Throughout the hiring process, hiring managers are given a lot of advice about what to ask and what answers to expect. There is so much advice out there it can be difficult to know what are or are not good questions to get down to the bottom of things and give you the details you need to know to make a decision. For all the strange questions you might consider, “Would your last boss hire you?” may give you some information that will help you better understand the candidate. Let’s take a closer look.
Would Your Last Boss Hire You?
The first thing this does is force the candidate to think about things in a new way. They may have thought about their accomplishments in their previous jobs and planned on sharing them with you. They may have been cautioned about saying negative things about past employers and are hedging around certain topics to keep things positive.
By framing the question in this way, they have to stop and think. That means they can’t just repeat answers they’ve practiced in the mirror. You’re making them think on their feet and that’s a good thing. You want to hire someone who isn’t thrown off by simple requests. Their specific answer isn’t as important as how they answer.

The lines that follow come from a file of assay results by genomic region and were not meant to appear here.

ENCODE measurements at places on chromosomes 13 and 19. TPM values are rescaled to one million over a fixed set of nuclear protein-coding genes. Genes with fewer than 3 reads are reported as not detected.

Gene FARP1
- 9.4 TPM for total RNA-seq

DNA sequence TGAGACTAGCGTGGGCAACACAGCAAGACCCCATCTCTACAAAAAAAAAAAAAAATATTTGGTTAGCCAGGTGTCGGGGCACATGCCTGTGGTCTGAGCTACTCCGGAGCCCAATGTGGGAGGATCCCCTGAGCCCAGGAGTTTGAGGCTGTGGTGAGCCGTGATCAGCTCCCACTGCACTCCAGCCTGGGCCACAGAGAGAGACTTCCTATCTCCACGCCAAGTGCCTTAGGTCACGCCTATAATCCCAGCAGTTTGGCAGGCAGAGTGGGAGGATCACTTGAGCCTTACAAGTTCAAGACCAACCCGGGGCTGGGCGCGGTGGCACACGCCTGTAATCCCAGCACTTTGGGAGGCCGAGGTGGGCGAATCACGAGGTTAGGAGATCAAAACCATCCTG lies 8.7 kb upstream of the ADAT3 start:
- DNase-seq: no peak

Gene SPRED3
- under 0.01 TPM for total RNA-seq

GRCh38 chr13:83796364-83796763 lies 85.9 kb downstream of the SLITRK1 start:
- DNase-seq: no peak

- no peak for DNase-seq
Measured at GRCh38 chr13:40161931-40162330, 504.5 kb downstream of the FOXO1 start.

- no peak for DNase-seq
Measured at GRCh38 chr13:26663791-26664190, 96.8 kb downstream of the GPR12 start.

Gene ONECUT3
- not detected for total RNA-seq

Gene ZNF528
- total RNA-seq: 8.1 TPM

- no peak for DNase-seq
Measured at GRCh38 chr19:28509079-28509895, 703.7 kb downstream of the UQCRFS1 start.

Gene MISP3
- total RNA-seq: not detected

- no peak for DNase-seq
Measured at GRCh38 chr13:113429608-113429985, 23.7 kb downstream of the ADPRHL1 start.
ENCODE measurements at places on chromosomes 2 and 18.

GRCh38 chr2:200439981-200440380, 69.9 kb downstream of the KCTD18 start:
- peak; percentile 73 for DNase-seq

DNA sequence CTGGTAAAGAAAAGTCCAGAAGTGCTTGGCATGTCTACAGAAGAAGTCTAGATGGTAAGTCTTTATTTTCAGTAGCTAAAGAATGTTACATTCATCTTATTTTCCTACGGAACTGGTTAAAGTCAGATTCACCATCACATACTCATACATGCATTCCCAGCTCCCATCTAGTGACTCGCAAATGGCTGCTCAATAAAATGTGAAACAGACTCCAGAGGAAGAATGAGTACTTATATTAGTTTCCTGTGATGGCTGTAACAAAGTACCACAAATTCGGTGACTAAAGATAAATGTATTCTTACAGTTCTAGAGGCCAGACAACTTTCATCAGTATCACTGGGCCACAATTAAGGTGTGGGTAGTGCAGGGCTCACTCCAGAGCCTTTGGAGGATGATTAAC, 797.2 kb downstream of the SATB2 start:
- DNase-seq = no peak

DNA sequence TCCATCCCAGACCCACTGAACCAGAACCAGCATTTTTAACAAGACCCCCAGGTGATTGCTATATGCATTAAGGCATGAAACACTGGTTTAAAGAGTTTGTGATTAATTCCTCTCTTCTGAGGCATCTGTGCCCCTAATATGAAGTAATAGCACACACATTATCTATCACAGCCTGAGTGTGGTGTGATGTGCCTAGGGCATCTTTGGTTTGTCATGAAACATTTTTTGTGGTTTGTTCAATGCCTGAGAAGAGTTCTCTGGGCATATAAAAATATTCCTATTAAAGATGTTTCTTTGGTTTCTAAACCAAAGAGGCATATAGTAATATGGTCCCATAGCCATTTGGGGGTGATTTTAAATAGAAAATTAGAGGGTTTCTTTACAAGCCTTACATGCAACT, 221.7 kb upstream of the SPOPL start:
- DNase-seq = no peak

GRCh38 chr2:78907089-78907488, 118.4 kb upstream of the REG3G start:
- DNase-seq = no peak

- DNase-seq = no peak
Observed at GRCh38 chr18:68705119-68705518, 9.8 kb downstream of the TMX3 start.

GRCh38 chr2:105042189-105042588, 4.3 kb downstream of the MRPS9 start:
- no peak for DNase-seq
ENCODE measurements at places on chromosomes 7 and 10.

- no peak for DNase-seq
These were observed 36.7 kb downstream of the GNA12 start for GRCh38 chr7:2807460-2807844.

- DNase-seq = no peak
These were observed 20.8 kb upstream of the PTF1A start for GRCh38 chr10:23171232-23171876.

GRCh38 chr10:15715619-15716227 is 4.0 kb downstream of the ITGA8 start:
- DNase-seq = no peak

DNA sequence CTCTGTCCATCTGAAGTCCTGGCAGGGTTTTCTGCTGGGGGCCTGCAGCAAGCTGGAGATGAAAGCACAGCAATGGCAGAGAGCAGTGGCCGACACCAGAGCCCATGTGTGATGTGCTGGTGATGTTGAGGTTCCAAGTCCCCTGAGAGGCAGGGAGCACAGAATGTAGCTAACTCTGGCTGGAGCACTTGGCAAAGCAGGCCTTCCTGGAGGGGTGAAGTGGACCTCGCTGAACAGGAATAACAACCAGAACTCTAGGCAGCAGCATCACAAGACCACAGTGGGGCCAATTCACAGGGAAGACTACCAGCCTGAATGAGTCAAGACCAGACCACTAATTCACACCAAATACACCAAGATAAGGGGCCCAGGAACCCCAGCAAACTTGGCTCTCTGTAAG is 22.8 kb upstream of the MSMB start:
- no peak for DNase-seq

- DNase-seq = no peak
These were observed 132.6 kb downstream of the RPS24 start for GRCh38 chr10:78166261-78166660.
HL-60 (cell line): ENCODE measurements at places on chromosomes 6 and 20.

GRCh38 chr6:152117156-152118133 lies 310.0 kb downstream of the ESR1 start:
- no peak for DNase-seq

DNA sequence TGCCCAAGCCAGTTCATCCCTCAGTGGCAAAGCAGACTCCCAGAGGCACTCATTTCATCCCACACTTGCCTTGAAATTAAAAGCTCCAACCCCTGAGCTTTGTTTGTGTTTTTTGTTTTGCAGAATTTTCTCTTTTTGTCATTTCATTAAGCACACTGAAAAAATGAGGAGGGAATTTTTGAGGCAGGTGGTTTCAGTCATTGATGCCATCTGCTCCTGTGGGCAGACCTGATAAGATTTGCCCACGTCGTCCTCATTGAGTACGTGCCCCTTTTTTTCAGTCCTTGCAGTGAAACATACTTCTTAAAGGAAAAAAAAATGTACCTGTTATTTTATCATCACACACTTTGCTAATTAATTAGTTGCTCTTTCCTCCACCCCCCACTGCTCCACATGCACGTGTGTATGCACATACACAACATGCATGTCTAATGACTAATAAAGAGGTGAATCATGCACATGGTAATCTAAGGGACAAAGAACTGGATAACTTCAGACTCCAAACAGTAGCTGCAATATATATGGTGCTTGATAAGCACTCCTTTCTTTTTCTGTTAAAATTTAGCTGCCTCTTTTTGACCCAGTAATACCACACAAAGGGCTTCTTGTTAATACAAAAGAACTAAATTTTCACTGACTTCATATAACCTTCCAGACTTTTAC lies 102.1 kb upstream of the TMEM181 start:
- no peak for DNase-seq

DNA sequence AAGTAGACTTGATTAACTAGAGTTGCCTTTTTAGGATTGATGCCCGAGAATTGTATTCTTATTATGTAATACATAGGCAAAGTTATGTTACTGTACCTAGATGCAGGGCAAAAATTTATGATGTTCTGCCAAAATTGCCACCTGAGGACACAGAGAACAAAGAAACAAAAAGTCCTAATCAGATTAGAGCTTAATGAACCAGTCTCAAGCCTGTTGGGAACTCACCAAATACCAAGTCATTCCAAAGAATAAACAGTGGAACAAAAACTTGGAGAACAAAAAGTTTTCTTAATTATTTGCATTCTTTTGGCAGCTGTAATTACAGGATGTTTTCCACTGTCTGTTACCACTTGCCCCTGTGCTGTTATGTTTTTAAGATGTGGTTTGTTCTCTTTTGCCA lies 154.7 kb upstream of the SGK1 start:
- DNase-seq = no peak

What Answer are You Expecting?
Though the specific answer isn’t that important, you certainly have some expectations about what they should say. For example, if they respond that their previous employer would not hire them, you’re going to want to know why. If they cross the line from confidence into arrogance in their answer, that might be a red flag as well.
Know that the answer isn’t important, but understand what it is that you’re looking for when they answer. Look at their body language. Look at the way they hesitate, if they hesitate. Listen for negativity in their answers. But don’t just look for red flags. Also, consider the positive cues they could reply with.
What Does it Tell You About the Candidate?
Of course, beyond your expectations is what their answer really tells you. Consider this scenario. You ask your candidate if their previous boss would hire them again. They appear taken aback for a moment and then carefully constructs their answer. They may say something like, “I had an excellent relationship with my previous boss. He relied on me to make sure things were on track without much hand-holding. It was my organizational skills that allowed him to remain hands off, and he appreciated that.” This answer tells you that they are proud of what they’ve done in the past and that their previous employer trusted them on the job.
If, however, their answer begins with a laugh and an almost dismissive tone, such as, “Well, he hired me once. I don’t see why he wouldn’t do it again.” They may be hiding more important information with their short, curt answer. This may tell you that they don’t respect the process, they had negative feelings about their previous boss, or that there may have been tension in that working relationship.
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